As to transport and insurance of the works exhibited, Palazzo Magnani avails itself of primary Companies specialized in the field, both Italian and foreign, giving the utmost guarantees of safety and professionalism.
Where now Corso Garibaldi winds, once the Crostolo was flowing, and the East wall of the sixteenth-century Palazzo Becchi-Magnani, the first news of which dates back to 1608, is made of the stones of the stream later diverted out of the town.
The building had belonged, for a century, to the Becchi Counts, and was later, at the beginning of the Eighteenth century, the property of another titled family, the Chioffi, who in 1841 promoted important restorations, giving the buiding its present shape.
The following events of the building were rather troubled: the property passed to the Cassa di Risparmio (Savings Bank) of Reggio Emilia; in 1877 it was buyed by the Ottavi family who, finally, in 1917 sold it to a landowner from Villa Gaida, Giuseppe Magnani. He was the father of Luigi Magnani (1906-1984) who in 1927 attributes the marble sculpture of the double-headed Janus - set in the south-west corner of the building - to Prospero Sogari called "il Clemente" (1516-1584). Magnani will later be refined art scholar and collector, musicologist and writer. The Janus is then declared of "remarkable artistic interest" in 1935, while the whole building is bound in 1962.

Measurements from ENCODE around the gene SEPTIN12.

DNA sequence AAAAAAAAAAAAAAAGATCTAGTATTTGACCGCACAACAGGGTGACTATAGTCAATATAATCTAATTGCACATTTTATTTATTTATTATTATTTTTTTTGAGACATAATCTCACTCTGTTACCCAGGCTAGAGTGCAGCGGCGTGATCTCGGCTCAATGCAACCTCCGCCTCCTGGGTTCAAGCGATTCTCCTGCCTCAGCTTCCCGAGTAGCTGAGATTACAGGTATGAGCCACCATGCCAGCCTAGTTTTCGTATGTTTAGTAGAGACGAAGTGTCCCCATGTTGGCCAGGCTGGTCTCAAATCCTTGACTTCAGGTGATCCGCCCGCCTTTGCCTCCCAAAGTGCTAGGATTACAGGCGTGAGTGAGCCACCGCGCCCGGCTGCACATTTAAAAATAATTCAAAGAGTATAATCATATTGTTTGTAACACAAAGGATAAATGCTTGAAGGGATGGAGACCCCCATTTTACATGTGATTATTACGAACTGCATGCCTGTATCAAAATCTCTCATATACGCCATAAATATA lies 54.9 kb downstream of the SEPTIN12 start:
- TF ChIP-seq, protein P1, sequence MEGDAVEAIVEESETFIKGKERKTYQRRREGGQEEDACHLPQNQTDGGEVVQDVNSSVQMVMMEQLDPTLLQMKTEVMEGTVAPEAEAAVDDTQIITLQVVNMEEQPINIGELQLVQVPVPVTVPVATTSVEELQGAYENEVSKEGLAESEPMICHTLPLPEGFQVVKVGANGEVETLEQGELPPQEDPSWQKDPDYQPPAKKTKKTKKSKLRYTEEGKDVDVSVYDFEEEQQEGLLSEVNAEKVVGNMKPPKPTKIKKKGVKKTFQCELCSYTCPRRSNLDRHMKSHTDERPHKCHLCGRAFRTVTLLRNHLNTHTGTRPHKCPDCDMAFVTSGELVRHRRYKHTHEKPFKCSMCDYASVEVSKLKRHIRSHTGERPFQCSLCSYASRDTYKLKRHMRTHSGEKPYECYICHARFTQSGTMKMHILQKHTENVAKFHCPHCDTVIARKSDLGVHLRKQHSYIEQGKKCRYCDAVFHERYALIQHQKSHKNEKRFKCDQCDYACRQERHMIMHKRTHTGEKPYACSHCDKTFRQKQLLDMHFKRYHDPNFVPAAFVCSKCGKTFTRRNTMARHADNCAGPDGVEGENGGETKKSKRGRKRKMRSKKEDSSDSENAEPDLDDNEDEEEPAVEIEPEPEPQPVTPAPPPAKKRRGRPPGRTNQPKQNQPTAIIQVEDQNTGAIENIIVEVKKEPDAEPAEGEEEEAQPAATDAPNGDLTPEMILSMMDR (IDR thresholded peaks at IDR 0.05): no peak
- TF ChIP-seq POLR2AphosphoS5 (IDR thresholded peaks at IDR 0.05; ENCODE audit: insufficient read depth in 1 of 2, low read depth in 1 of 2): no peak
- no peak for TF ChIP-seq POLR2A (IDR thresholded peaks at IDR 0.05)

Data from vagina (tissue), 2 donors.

The Province of Reggio Emilia buys Palazzo Magnani in 1989 and starts at once the restoration works, which have been carried out with the unveiling on 26th April 1997. The vocation of prestigious exhibition centre and place of culture of Palazzo Magnani had already revealed itself in 1984, when the Province promoted there the exhibition "Masterpieces of ancient painting from the Magnani-Rocca Foundation". And it has been with one of the most refined artists of the twentieth century, Georges Braque, which Palazzo Magnani has started its exhibition activity, coming up again in the local and national cultural life.
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